Is a Master’s Degree Worth It?


Key Takeaways

  • A master’s degree can lead to higher earnings and career advancement but requires careful consideration of ROI.
  • Specialized master’s degrees can offer a competitive edge but may limit career flexibility compared to broader degrees.
  • Online master’s programs offer flexibility and potential cost savings, making higher education more accessible to diverse students.

    The Rise of the Master’s Degree in Professional Development

    Graduate enrollment in US schools increased by 9% between 2010 and 2021. Most – eight in 10 – of the enrollment was in master’s degrees. The growth was due to the combination of colleges and universities:

    • Expanding their master’s degree programs, such as by offering new programs and specializations
    • Offering master’s degree programs for the first time

    The increase in graduate degree enrollment was also because of decreasing undergraduate enrollment. During the 2010-2021 period, colleges and universities reported a 15% decline. The increase in graduate enrollment stabilized their budgets and increased their prestige.

    These aren’t the only factors that drive the increasing popularity of master’s degrees.

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    • Increased access to career advancement opportunities

    Earning a master’s degree is a licensing/certification requirement in many professions. A master’s degree is non-negotiable in meeting professional standards in these professions.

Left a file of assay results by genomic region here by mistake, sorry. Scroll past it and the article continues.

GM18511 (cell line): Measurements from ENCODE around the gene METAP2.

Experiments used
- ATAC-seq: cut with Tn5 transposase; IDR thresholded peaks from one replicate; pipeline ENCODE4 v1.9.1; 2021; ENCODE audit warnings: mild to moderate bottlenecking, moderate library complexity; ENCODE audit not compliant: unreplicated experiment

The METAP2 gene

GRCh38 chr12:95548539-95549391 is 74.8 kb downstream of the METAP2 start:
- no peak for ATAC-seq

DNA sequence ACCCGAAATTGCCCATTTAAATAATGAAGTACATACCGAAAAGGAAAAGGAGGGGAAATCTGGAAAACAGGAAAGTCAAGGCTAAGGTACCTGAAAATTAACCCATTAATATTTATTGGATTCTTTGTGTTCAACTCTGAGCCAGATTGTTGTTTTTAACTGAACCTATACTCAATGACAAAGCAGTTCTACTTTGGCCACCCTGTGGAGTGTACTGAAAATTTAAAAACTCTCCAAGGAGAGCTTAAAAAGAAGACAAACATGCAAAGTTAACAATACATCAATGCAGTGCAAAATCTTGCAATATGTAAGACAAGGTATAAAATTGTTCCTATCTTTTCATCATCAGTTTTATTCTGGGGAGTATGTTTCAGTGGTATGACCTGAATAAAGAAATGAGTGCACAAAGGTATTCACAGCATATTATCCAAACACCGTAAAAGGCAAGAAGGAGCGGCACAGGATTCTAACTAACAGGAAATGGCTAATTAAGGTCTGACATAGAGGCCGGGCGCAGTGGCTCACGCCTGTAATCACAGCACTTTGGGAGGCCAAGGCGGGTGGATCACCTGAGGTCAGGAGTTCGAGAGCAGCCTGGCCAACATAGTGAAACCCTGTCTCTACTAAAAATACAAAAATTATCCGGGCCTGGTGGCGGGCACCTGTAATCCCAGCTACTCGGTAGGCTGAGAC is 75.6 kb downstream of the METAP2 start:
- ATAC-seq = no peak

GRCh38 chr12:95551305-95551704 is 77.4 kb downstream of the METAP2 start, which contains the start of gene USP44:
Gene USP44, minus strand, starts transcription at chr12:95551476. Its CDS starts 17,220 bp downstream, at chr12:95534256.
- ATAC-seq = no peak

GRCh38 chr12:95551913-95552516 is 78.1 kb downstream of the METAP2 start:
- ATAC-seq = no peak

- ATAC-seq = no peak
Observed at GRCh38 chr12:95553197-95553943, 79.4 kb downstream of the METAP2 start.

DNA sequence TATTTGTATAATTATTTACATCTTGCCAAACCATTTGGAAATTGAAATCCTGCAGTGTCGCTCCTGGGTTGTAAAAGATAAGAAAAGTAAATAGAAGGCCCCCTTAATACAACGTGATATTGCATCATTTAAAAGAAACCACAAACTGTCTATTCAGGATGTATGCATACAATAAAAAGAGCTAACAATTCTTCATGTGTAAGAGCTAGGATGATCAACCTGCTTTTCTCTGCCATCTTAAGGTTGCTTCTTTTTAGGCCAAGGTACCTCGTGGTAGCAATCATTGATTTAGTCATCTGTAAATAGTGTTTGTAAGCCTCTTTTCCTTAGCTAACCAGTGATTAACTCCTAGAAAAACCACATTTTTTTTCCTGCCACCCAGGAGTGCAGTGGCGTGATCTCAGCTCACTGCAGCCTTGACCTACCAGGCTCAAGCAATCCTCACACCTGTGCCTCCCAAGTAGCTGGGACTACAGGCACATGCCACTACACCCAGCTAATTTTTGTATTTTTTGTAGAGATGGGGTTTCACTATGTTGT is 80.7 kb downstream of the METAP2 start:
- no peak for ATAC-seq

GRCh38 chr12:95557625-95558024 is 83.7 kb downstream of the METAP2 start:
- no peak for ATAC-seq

Prime examples of these professions are:

    • Healthcare – Nurse practitioners, speech-language pathologists, and occupational therapists
    • Psychology and Social Work – Clinical psychologists and licensed clinical social worker
    • Education – School counselors and principals

    With a master’s degree, you may apply for licensing/certification in your area of expertise. Of course, you must meet other requirements, too, such as clinical hours. Once you’re certified/licensed, you’re eligible for leadership positions.

    • Higher earning potential

    The potential for an excellent master’s degree ROI is a major motivation. While individual experiences vary, a master’s degree means higher earning potential.

    According to Education Pays, master’s degree holders earn $1,737 in median weekly wages. In contrast, bachelor’s degree holders earn $1,493 in median weekly wages. The significant $244/week difference translates to more than $12,600 per year.

    Master’s degree holders also have a lower unemployment rate of 2%. Bachelor’s degree holders have a 2.2% unemployment rate. While a master’s degree isn’t a lifetime employment guarantee, it’s a competitive advantage.